How to thrive in your squalor.
By Mallory Arnold, Ohio University
I knew living on my own in college was going to be difficult for me because I hate doing laundry, always forget to lock doors and hate ramen noodles.
But at the same time, moving in to my first apartment was a funny mixture of adulthood and pure childish excitement. The first thing I did was buy a bunch of groceries and then hang up an oversized elephant poster on my wall.
I anticipated some homesick nights, lots of cleanup and a few roommate fights, but what I didn’t think of was how light my wallet was about to feel.
Whenever I’m trying to budget myself, I go weeks without buying anything and then ironically end up spending everything I’d ever saved on burritos, chocolate and Wheat Thins.
When you’re living on your own, you can get away without buying a few things—groceries is not one of them.
Instead of bolting out every time you run out of peanut butter, plan to go to the store on one specific day each week. Also, you should have a rough estimate of what you want to spend.
Your health doesn’t have to suffer just because you pinch pennies.
Skip the ramen and the 50-cent cans of tuna that definitely make you sick (trust me) and study up on seasonal foods! Certain fruits and vegetables are on sale during specific times, so you’re almost always guaranteed to comfortably buy colorful foods.
That box of Cheerios and that box of Oat Circles taste exactly the same but guess which one is cheaper? You might be afraid to step outside your comfort zone, but it’s worth saving a few bucks and won’t change your mind about your favorite snacks.
Speaking of snacks, don’t overdo it. It’s easy to go to the store and flounce around in the chip aisle picking out the Cool Ranch Doritos you’ll probably eat for dinner, but try to stop yourself. Look for whole meals and try to piece together options you’d like to eat as opposed to just snack on. Some good staples to have are potatoes, brown rice, pasta, bread, chicken and frozen veggies. Constantly having those in your kitchen means you can always whip up a substantial dinner—maybe with some Doritos on the side.
This has got to be one of college students’ greatest weaknesses, because most of the time you don’t remember deciding to spend $50 at the bar. Drunk you probably thought it was an awesome idea and most likely paid for everyone else’s drinks too. Aw. How thoughtful.
To stop yourself from going all out every time you go out, don’t bring your card. Bars systematically set up ATMs everywhere, so once you run out of money but you’re still coherent enough to remember your pin number, they’ve nabbed you. Decide how much money you’re willing to spend that night and bring only that in cash. Give a friend you really trust your credit card just in case of emergency.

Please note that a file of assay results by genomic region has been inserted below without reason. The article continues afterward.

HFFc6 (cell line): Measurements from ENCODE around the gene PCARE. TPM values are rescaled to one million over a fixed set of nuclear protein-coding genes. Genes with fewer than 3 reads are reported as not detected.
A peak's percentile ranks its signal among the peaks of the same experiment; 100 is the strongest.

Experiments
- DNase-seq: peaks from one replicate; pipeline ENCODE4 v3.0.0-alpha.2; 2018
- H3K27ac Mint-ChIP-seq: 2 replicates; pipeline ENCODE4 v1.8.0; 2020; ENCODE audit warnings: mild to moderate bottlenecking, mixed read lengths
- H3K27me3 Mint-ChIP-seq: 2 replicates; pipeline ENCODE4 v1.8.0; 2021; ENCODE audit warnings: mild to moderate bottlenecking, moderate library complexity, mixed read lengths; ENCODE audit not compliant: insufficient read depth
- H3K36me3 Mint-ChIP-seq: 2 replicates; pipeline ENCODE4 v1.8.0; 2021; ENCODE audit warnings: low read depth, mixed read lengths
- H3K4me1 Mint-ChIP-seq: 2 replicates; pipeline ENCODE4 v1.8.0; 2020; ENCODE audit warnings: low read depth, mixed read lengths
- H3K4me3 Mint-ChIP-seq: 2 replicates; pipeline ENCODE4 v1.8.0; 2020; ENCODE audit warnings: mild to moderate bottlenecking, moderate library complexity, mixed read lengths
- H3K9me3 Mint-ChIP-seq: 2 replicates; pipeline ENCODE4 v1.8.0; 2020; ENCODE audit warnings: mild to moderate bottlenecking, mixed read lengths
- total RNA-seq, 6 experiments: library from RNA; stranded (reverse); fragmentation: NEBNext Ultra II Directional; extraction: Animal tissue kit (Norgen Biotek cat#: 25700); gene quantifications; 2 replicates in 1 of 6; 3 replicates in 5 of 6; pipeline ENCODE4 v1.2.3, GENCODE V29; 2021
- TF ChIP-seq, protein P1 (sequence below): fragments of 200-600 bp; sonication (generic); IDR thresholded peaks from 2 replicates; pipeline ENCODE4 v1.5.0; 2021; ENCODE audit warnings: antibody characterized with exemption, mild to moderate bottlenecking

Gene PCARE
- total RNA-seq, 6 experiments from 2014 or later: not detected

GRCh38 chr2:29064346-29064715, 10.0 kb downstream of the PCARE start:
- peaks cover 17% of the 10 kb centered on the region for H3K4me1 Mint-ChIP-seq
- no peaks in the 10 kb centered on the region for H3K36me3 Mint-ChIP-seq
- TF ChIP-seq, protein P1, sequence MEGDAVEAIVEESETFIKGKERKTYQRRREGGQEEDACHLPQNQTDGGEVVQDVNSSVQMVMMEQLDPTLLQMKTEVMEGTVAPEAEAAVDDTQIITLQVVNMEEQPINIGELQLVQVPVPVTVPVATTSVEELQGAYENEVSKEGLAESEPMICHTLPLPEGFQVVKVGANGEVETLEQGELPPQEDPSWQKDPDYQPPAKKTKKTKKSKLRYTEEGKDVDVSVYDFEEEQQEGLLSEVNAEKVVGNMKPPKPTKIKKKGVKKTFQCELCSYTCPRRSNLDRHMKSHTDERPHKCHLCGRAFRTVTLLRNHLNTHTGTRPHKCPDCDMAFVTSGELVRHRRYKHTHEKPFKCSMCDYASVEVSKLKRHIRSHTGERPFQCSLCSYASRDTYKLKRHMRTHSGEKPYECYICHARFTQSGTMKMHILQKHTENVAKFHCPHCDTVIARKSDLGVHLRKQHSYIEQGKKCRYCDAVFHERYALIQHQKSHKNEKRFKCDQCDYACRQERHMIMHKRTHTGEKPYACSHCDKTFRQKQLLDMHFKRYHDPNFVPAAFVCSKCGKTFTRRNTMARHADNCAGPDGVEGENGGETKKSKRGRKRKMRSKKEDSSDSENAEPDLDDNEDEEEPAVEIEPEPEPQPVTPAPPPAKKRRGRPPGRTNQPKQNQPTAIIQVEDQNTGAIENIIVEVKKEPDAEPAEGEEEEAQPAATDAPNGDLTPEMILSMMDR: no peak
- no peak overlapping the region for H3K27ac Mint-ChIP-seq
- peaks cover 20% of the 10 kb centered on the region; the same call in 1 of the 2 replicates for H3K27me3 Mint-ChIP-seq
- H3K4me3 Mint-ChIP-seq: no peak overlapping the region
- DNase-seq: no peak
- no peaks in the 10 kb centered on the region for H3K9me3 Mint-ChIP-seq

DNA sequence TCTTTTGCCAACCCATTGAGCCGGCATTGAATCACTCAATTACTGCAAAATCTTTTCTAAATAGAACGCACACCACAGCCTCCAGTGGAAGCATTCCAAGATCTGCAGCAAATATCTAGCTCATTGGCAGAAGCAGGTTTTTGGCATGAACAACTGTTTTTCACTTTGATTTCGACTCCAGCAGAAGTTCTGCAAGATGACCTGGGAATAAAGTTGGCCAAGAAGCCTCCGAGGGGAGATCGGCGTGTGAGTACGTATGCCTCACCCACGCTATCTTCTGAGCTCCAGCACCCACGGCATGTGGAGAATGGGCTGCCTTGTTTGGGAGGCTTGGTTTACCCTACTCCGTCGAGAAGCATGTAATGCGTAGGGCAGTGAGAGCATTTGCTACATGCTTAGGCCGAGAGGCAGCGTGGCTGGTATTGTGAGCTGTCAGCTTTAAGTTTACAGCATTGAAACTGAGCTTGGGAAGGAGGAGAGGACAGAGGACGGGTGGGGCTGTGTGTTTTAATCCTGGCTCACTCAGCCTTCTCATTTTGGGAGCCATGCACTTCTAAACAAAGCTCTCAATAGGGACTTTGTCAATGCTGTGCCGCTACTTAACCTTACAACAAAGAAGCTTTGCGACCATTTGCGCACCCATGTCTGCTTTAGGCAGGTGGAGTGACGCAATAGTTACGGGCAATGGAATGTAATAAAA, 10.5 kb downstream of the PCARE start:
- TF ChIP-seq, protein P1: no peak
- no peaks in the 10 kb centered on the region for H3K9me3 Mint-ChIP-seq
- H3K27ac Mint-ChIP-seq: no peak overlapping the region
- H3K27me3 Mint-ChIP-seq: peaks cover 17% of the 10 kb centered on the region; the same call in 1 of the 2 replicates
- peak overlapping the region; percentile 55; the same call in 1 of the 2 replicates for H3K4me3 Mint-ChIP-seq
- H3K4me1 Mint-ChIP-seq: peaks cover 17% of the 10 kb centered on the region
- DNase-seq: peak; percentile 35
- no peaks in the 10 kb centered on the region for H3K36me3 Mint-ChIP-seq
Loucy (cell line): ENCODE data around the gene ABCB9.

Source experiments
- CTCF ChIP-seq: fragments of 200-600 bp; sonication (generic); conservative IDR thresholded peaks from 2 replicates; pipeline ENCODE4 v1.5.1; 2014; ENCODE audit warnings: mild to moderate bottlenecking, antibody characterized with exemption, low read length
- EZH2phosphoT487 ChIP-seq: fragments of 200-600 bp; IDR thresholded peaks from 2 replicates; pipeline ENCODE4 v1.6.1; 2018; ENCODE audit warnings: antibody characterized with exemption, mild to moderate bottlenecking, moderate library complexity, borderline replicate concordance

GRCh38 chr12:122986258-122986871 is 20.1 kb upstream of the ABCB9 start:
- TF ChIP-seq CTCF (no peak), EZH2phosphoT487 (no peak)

If you’re looking for more bang out of your buck, try drinking before you leave for the night.
Drinks at a bar are going to be much more expensive than the ones you and your friends can make at home. But if you’re already out, order your drink without ice. It saves a lot of room in the glass and won’t water anything down!
Tons of people spend a good chunk of money on “drunk food” when they go out. This means Wendy’s, Taco Bell, Chicken and Waffles…anything is up for grabs on your walk home. In order not to break the bank on Big Macs, buy things at the grocery store that you know you’ll eat after a night out.
Let’s face it, freshman year you bought that $200 text book the day your professor told you to. Did you ever open it? No.
When your professor gives you the required text books, ask around to see if the class actually uses it or if it’s simply there to be helpful. Renting books is much cheaper, and even buying used can save you a lot of money. Scope around on your campus to see if anyone has their old book and ask to buy it from them. Chances are they’ll sell it to you for cheap because you each can relate to being broke. College students, unite!
When pulling all-nighters at the library don’t give in to temptation and buy from the little cafes and coffee shops around you. Brew your own coffee at home and bring it with you! Cafes are overpriced and overrated (duh). You can also grab a group of friends to study with and assign snack duty to one person each week. Trust me, gummy worms, Red Bulls and lattes add up to a hefty fine at the end of the year.
Bottom line is that it’s college and you’re going to be shelling quarters out on the store counters just to buy more toilet paper.
All you have to do is keep your wits about you and don’t panic when things get expensive. There are plenty of on-campus jobs that students can apply for that don’t interfere with academics and social life. If you’re concerned about your financial situation, don’t be afraid to talk to your advisor openly about it. They have people there to help you, show you some financial plans and put your mind at ease.
We’re all in the same expensive boat that is college. Don’t panic, just enjoy playing in the water when it starts sinking. We’ll arrive at our destination eventually, so make the most of it!
Happy saving and even happier spending.